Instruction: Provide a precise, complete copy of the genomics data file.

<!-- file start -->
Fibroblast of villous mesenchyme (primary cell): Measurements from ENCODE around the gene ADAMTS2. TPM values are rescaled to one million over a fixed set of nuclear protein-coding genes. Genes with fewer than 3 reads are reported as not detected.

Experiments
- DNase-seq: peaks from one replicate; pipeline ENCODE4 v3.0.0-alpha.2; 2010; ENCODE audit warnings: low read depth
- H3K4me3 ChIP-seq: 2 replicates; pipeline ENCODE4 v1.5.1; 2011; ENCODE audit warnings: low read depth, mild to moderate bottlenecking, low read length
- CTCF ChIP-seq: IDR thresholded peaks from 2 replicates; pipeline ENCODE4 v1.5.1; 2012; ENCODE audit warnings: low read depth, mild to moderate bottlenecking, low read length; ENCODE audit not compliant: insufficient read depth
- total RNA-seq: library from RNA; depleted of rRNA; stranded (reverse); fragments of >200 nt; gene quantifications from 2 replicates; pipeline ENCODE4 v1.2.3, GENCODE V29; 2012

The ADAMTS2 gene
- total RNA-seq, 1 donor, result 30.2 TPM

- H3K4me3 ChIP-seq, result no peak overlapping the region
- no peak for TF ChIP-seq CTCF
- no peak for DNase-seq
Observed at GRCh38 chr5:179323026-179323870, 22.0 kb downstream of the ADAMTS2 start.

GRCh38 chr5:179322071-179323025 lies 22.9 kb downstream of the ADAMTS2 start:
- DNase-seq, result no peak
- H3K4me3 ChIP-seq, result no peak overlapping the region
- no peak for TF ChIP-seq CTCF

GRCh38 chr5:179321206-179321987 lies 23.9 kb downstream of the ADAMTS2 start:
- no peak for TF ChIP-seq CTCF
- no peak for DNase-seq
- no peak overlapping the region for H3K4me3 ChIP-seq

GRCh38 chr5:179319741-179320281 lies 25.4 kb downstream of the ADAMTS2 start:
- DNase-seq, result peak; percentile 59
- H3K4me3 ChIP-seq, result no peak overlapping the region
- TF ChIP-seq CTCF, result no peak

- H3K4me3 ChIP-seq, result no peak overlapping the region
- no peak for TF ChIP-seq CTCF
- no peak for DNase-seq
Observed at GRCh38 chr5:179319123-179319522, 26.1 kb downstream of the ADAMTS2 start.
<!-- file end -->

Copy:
Fibroblast of villous mesenchyme (primary cell): Measurements from ENCODE around the gene ADAMTS2. TPM values are rescaled to one million over a fixed set of nuclear protein-coding genes. Genes with fewer than 3 reads are reported as not detected.

Experiments
- DNase-seq: peaks from one replicate; pipeline ENCODE4 v3.0.0-alpha.2; 2010; ENCODE audit warnings: low read depth
- H3K4me3 ChIP-seq: 2 replicates; pipeline ENCODE4 v1.5.1; 2011; ENCODE audit warnings: low read depth, mild to moderate bottlenecking, low read length
- CTCF ChIP-seq: IDR thresholded peaks from 2 replicates; pipeline ENCODE4 v1.5.1; 2012; ENCODE audit warnings: low read depth, mild to moderate bottlenecking, low read length; ENCODE audit not compliant: insufficient read depth
- total RNA-seq: library from RNA; depleted of rRNA; stranded (reverse); fragments of >200 nt; gene quantifications from 2 replicates; pipeline ENCODE4 v1.2.3, GENCODE V29; 2012

The ADAMTS2 gene
- total RNA-seq, 1 donor, result 30.2 TPM

- H3K4me3 ChIP-seq, result no peak overlapping the region
- no peak for TF ChIP-seq CTCF
- no peak for DNase-seq
Observed at GRCh38 chr5:179323026-179323870, 22.0 kb downstream of the ADAMTS2 start.

GRCh38 chr5:179322071-179323025 lies 22.9 kb downstream of the ADAMTS2 start:
- DNase-seq, result no peak
- H3K4me3 ChIP-seq, result no peak overlapping the region
- no peak for TF ChIP-seq CTCF

GRCh38 chr5:179321206-179321987 lies 23.9 kb downstream of the ADAMTS2 start:
- no peak for TF ChIP-seq CTCF
- no peak for DNase-seq
- no peak overlapping the region for H3K4me3 ChIP-seq

GRCh38 chr5:179319741-179320281 lies 25.4 kb downstream of the ADAMTS2 start:
- DNase-seq, result peak; percentile 59
- H3K4me3 ChIP-seq, result no peak overlapping the region
- TF ChIP-seq CTCF, result no peak

- H3K4me3 ChIP-seq, result no peak overlapping the region
- no peak for TF ChIP-seq CTCF
- no peak for DNase-seq
Observed at GRCh38 chr5:179319123-179319522, 26.1 kb downstream of the ADAMTS2 start.